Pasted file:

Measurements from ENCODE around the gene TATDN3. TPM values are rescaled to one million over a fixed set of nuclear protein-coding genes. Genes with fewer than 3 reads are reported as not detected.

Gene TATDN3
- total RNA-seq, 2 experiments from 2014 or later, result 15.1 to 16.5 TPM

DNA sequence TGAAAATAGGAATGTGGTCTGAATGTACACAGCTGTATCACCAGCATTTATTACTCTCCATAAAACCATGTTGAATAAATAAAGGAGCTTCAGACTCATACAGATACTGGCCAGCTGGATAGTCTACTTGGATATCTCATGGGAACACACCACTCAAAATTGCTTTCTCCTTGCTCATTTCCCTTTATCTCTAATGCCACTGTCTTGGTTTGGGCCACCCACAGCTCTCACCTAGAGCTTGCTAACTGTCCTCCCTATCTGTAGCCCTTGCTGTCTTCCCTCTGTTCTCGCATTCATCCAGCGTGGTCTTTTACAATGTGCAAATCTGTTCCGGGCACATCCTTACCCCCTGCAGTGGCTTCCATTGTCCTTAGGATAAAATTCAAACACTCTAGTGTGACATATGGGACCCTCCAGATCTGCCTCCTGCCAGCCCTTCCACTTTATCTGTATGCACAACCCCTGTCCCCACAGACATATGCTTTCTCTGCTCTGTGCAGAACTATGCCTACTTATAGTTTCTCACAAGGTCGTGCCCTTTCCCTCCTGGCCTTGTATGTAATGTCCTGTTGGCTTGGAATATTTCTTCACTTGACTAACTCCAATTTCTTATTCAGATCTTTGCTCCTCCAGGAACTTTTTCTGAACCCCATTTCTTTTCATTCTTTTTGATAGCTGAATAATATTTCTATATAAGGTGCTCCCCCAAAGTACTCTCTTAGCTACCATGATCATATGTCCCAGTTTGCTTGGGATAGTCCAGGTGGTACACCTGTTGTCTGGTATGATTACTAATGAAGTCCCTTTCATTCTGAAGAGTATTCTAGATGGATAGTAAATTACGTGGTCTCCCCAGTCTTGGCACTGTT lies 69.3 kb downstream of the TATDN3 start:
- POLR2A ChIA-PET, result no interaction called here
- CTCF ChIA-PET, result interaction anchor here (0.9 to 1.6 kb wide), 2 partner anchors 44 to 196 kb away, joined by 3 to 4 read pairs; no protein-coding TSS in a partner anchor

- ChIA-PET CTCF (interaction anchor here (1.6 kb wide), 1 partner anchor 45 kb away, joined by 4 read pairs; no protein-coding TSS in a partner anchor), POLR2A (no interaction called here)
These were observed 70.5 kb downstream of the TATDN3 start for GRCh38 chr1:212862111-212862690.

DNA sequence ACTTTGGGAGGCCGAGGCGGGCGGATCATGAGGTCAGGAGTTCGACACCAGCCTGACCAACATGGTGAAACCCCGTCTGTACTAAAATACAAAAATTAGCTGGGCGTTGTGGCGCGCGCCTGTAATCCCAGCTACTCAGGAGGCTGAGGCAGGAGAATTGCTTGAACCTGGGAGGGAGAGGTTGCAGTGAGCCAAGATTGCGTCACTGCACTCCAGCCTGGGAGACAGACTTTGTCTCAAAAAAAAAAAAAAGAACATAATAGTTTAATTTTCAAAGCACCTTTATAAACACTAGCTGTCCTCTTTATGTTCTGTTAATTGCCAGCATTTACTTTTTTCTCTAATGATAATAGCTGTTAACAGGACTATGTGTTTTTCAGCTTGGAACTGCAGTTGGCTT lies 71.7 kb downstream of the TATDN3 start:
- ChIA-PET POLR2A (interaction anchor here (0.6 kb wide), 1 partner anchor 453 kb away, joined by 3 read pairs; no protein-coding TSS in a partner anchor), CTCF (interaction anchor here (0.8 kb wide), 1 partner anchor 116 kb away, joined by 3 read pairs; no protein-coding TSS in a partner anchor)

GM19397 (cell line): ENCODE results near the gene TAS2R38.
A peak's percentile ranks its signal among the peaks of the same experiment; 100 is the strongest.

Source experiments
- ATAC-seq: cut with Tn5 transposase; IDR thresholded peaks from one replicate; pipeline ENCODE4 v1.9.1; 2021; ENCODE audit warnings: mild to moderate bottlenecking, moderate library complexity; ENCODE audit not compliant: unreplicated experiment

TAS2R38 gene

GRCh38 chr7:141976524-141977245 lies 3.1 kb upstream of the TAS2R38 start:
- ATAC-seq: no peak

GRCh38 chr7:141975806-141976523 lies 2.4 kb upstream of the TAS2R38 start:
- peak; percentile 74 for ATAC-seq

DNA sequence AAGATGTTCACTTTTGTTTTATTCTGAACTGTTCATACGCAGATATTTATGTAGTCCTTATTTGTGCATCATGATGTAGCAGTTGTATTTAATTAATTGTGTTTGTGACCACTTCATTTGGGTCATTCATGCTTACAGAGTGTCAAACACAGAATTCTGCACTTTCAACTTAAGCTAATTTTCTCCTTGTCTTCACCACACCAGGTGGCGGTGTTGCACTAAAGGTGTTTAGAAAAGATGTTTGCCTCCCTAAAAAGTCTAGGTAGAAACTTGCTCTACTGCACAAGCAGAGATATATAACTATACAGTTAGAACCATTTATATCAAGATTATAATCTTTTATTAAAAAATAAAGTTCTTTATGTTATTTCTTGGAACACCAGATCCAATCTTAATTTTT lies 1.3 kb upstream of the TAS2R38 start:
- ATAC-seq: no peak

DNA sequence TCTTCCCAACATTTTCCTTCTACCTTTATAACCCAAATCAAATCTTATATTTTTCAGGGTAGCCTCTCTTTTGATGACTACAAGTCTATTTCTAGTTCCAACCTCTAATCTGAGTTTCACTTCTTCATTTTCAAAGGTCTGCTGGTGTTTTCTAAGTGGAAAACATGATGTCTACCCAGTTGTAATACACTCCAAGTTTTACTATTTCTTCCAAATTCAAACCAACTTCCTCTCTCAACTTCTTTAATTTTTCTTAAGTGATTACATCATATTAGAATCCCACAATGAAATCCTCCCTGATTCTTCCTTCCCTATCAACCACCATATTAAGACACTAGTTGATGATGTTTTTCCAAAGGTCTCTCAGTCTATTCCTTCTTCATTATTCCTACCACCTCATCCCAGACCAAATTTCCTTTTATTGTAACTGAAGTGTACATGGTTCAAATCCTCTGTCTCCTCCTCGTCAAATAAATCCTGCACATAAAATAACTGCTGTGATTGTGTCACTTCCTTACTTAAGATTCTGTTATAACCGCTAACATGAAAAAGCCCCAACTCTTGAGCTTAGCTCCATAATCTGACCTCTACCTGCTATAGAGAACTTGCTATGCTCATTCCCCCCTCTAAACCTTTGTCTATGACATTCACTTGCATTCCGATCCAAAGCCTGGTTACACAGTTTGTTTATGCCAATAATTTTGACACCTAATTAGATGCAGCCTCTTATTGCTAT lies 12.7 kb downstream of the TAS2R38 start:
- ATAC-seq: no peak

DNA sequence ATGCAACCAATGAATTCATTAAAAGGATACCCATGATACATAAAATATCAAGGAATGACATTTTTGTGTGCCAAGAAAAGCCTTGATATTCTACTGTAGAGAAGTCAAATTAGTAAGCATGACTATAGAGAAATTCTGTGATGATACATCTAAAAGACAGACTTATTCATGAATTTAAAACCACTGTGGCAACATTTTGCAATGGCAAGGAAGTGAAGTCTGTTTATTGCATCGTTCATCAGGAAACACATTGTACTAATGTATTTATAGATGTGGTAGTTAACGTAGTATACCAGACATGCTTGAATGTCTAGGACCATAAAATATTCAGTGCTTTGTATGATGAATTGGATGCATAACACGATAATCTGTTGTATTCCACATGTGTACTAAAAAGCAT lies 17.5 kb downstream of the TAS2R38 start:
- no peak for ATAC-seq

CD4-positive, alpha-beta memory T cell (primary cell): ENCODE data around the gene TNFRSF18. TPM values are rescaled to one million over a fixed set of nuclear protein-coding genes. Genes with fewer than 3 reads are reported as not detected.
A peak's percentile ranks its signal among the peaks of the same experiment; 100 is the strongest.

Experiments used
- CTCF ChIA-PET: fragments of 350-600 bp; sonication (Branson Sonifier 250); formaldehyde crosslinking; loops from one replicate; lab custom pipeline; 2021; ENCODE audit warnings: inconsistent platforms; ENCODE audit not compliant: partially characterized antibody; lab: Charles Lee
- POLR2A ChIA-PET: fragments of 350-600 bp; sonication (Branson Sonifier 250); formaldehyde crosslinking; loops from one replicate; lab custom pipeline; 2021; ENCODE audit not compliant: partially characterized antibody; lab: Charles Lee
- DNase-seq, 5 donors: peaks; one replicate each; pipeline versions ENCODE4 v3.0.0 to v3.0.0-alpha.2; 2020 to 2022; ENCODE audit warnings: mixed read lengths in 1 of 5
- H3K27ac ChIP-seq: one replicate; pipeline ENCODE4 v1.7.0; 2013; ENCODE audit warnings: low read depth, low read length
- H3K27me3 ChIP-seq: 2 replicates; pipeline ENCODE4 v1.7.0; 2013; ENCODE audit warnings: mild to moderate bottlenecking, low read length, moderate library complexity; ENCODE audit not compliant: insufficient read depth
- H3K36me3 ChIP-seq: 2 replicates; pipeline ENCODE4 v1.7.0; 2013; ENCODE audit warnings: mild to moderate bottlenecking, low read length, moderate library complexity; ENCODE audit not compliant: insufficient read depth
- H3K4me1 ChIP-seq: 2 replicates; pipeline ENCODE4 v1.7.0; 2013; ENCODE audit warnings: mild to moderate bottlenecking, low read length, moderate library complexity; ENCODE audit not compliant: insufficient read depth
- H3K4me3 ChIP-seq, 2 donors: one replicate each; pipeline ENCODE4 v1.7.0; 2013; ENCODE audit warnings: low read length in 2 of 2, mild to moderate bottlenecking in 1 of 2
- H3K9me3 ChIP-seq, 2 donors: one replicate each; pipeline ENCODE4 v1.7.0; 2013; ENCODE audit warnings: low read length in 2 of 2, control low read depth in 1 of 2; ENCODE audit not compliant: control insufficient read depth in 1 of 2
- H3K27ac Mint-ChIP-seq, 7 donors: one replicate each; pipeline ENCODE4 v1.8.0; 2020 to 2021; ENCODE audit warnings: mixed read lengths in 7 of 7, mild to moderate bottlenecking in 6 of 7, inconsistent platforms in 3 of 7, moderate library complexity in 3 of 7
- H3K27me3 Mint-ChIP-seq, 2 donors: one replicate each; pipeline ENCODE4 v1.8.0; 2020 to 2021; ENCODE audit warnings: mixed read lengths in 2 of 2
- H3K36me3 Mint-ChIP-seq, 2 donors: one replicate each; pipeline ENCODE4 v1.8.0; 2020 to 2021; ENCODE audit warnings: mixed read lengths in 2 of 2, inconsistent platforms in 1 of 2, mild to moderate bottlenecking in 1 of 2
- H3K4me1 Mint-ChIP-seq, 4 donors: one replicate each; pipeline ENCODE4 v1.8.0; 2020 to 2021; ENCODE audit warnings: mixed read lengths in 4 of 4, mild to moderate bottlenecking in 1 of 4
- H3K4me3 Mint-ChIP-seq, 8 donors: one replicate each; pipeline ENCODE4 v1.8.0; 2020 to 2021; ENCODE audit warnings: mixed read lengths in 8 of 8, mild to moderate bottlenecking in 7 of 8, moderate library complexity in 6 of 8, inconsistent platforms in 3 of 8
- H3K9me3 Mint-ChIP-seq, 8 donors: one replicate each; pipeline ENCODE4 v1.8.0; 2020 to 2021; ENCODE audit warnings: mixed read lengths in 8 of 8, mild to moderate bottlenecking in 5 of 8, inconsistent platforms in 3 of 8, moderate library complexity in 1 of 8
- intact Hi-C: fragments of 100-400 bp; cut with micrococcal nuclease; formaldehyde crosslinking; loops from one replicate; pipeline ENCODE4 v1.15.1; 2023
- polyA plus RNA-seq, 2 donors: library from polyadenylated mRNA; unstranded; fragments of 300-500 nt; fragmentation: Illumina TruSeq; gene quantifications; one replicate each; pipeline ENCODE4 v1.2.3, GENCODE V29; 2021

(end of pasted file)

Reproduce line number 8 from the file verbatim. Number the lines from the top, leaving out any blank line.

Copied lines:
These were observed 70.5 kb downstream of the TATDN3 start for GRCh38 chr1:212862111-212862690.